Day 23 - Saturday - June 30 - Alder Bay to Peel Island

Getting ready to launch from Alder Bay.

After looking over the tide and current tables for today, and the chart indicating I should travel on an ebbing tide, I decided to leave as early as possible to take advantage of favorable currents. When I launched at 6:45am the weather was just cloudy and gray, but before long, it started to rain, and it did not stop until 3pm. The temperature also dropped today to the coldest I had yet encountered on the trip.

Paddling through Alert Bay with Cormorant Island on the right and Vancouver Island on the left.

The shoreline along this stretch of Vancouver Island was mostly mile after mile of shallow gravel beaches backed up by unremarkable lowlands. There was also more kelp than I had seen anywhere else along the route so far. The kelp turned out to be helpful because it calmed the waves stirred up by the winds in Queen Charlotte Strait. I was able to stay on course while picking my way through channels in the kelp beds.

The Coast Range comes into view across Queen Charlotte Strait as Malcolm Island is passed on the right.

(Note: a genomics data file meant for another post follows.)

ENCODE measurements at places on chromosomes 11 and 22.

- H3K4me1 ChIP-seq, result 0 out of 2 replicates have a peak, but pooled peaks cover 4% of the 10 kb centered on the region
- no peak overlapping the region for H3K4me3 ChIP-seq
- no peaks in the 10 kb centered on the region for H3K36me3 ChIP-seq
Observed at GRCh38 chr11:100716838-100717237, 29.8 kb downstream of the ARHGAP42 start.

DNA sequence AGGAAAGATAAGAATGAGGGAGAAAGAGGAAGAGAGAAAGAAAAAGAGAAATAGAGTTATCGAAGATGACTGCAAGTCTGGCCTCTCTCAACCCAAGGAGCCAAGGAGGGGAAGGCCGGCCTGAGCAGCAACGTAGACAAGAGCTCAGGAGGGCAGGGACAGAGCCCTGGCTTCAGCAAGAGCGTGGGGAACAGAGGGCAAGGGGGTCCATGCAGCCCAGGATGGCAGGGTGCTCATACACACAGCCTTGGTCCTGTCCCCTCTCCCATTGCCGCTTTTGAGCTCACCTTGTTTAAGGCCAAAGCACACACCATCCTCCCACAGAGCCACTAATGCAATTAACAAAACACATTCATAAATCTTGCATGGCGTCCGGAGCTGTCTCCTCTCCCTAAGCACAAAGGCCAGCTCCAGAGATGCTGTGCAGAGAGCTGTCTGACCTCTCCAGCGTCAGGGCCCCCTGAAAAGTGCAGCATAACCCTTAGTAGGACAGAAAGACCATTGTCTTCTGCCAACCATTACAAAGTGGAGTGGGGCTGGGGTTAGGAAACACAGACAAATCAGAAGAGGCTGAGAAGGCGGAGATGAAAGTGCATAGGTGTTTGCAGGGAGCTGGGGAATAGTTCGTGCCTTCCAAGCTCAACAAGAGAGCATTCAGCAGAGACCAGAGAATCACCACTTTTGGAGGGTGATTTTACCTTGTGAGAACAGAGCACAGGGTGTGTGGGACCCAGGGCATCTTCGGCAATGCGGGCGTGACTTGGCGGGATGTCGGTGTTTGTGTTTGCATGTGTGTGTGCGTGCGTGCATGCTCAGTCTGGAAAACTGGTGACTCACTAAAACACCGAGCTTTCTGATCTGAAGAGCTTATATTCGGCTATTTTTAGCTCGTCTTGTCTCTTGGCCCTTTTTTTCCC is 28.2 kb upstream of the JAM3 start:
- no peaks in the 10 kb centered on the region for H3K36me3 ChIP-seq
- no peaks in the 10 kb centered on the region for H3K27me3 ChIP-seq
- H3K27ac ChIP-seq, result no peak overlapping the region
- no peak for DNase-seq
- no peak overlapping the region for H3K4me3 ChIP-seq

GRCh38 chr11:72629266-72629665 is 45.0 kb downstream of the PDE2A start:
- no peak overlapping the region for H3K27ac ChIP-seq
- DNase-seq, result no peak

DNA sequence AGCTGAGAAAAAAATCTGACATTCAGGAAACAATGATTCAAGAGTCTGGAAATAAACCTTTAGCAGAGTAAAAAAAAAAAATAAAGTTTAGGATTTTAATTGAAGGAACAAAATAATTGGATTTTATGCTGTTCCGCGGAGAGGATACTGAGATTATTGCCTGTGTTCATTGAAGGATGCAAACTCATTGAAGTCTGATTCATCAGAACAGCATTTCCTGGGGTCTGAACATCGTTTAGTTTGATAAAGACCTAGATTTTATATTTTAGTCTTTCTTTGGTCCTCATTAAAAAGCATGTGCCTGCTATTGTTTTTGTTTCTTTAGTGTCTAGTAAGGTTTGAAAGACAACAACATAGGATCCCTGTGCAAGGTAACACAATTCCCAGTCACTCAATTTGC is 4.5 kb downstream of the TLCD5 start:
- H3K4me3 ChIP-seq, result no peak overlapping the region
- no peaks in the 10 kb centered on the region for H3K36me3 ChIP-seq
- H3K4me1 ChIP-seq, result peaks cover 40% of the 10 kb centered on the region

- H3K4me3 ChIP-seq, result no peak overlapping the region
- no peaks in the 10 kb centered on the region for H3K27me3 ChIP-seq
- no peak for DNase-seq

On a clear day, the view across the strait would have been spectacular with the Coast Range rising up on the mainland showing off its snow-covered peaks. Today though I had to keep my head down and paddle for hours into the wind with the rain in my face and the scenery obscured by low gray clouds and mist.

Round, Deer, and Peel Islands come into view in Beaver Harbor.

I only stopped once today for a quick break. I found that as long as I was paddling I could stay warm but if I stopped for just a short time chills began to set in. From miles off, I could make out a group of islands that held my destination for this evening, Peel Island. I could not get there soon enough.

My campsite on Peel Island.

I could see planes taking off and landing from the Port Hardy airport that was visible from the water and marked on my chart. I knew I was getting close. As I passed Deer Island and entered Beaver Harbor, the seas calmed and I was able relax a little for the first time today. Peel Island came into view and I started searching for a suitable campsite. At 2:15pm, after paddling 23 miles in 7 ½ hours I found the perfect spot, a crushed shell beach on the far west side of the island. As if on queue, the rain stopped just as I was setting up camp giving me the first break of the day.